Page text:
Shortly after his win, John told the assembled press:

“I’m just drained really. When I went 8-6 behind I was trying not to give in, but I was thinking that I had nothing left and Liang was playing great. I thought that the writing was on the wall and that he was closing me out. I don’t know how I have won it really, I probably didn’t deserve to win it, I didn’t play anywhere near well enough to merit winning that game, I can’t believe I have won.”

“The red I missed, the white was covered and I’d had a couple of kicks previous to that, I was thinking of getting the white cleaned, but I thought just stay in the rhythm and get it over as quickly as possible and it took a little kick into the middle of the bag and I fancied Liang to clear up…but luckily for me he didn’t.”

“I don’t know how many times I have come here and had a scrappy game first session, I was lucky to be 5-4. But I felt good tonight, won a good frame for 6-4 and felt really good, but then the wheels came off and when Liang went in front I just didn’t really have anything left. I have been struggling really badly this year and I didn’t think there was anything there that I could trouble him with, but I made a good break from his break-off for 8-7 which was important.”

“I’m just delighted to win and it looks as if I could be playing Stephen Hendry which would be great because I’ve never played him here. I had a feeling I was going to draw him in the first round but he drew Stuart. I watched him today and he looked as if he was back to his best, legends can do that. When he turns it on, he has got a chance of winning this event, definitely.”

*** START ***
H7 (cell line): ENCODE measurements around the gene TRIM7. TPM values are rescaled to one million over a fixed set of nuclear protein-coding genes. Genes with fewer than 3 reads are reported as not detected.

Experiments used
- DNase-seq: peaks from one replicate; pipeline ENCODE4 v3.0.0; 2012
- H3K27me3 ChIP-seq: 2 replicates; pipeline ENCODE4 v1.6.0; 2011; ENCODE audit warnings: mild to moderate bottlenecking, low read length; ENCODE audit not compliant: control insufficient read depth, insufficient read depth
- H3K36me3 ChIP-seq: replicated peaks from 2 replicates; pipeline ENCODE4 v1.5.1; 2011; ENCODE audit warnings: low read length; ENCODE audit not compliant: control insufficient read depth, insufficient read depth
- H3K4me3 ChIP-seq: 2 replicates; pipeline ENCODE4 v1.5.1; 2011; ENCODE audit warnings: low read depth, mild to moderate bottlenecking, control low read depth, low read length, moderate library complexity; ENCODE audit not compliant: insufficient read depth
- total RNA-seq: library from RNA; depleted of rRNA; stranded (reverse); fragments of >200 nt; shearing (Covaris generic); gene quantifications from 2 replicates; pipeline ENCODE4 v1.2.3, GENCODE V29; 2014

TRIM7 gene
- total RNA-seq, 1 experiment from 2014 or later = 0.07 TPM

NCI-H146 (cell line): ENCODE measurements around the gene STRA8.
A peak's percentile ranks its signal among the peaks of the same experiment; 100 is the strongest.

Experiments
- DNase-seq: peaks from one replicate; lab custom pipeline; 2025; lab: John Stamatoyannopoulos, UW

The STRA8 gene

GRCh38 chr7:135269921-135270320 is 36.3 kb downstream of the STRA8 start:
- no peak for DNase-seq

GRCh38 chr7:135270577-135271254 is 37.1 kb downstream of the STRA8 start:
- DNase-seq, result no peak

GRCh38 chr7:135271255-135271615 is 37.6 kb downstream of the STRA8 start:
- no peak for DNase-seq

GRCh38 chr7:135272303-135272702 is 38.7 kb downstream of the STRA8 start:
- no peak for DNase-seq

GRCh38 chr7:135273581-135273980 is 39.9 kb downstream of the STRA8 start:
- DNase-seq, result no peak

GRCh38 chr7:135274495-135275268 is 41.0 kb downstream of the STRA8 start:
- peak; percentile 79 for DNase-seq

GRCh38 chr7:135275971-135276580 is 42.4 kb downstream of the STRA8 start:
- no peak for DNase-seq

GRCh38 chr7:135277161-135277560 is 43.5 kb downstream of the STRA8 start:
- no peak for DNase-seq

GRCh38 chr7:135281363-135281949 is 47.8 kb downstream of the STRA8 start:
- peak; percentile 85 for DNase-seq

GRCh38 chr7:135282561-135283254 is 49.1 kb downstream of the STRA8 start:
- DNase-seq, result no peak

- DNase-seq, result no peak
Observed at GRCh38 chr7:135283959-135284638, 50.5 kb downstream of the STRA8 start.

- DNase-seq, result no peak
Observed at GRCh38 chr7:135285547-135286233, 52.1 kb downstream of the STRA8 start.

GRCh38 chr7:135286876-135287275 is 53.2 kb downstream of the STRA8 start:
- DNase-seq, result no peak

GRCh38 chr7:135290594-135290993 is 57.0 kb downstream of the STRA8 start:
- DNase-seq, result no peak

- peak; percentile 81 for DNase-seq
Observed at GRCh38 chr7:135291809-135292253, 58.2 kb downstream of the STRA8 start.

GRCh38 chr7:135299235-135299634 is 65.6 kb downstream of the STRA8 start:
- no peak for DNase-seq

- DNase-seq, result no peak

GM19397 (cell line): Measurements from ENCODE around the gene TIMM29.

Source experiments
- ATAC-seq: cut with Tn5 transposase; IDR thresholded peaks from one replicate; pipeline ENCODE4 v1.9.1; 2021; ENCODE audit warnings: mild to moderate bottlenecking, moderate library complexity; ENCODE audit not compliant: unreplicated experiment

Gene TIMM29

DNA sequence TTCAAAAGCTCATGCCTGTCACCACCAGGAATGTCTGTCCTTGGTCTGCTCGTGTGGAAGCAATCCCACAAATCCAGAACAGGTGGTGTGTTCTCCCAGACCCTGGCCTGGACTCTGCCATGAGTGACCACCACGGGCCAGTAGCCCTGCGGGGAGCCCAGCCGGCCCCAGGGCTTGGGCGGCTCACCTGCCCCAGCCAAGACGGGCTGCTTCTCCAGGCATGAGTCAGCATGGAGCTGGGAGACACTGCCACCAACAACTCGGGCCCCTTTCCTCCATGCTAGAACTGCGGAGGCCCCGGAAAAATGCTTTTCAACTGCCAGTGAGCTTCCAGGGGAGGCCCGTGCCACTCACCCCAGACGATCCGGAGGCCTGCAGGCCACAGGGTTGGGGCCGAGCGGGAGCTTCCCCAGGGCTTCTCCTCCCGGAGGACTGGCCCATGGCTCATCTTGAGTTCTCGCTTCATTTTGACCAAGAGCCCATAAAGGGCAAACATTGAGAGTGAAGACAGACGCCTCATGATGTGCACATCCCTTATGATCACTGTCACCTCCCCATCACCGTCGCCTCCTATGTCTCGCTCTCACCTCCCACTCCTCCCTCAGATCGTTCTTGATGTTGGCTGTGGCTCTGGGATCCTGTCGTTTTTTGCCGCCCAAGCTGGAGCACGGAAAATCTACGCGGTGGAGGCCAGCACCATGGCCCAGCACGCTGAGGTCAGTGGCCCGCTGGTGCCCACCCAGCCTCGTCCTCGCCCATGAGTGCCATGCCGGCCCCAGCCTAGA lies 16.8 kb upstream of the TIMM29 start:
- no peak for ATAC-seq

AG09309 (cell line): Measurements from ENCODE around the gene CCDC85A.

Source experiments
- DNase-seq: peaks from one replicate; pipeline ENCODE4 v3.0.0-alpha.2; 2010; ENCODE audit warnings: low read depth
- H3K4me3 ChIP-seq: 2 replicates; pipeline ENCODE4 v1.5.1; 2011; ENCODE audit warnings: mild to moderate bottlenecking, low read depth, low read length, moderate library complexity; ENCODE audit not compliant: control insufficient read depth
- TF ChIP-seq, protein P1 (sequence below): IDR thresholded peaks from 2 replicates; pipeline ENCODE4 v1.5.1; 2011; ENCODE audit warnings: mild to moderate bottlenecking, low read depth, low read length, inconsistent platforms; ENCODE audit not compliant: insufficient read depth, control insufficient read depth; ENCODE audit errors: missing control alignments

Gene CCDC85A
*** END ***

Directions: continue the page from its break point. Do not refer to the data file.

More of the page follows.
As he indicates, during his press conference John was visibly shattered. As he acknowledged however, so long as his name remains in the draw, he can win the tournament and with no match until Friday now, has time to work on his game between now and that possible meeting with Stephen Hendry.

Incredibly Stephen and John have never met here at the Crucible, though they have had a couple of near-misses in the past, 1999 and 2008 springing to mind when they were a match away only for one to fail to make it through.

All in all then, a spectacular opening day, perhaps the best at the Crucible in the many years that it has staged the tournament?

Tomorrow it all begins again with the finish to the match between Martin Gould and David Gilbert, where Martin will be hoping to win at least three of the first opening frames to bring himself back into contention. Over on table one though, Stephen Maguire will begin his quest for that elusive world crown with an intriguing tie against young Belgian sensation Luca Brecel. Having seen Luca perform so strongly to qualify last week, it will be fascinating for me to see how he handles the Crucible stage.

Until tomorrow…